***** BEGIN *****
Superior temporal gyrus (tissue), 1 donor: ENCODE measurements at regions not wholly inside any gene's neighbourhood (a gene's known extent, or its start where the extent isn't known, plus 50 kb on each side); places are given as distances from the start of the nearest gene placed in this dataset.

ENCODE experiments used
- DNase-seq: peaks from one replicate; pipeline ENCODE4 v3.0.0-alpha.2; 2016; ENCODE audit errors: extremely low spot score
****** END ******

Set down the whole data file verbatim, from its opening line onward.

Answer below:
Superior temporal gyrus (tissue), 1 donor: ENCODE measurements at regions not wholly inside any gene's neighbourhood (a gene's known extent, or its start where the extent isn't known, plus 50 kb on each side); places are given as distances from the start of the nearest gene placed in this dataset.

ENCODE experiments used
- DNase-seq: peaks from one replicate; pipeline ENCODE4 v3.0.0-alpha.2; 2016; ENCODE audit errors: extremely low spot score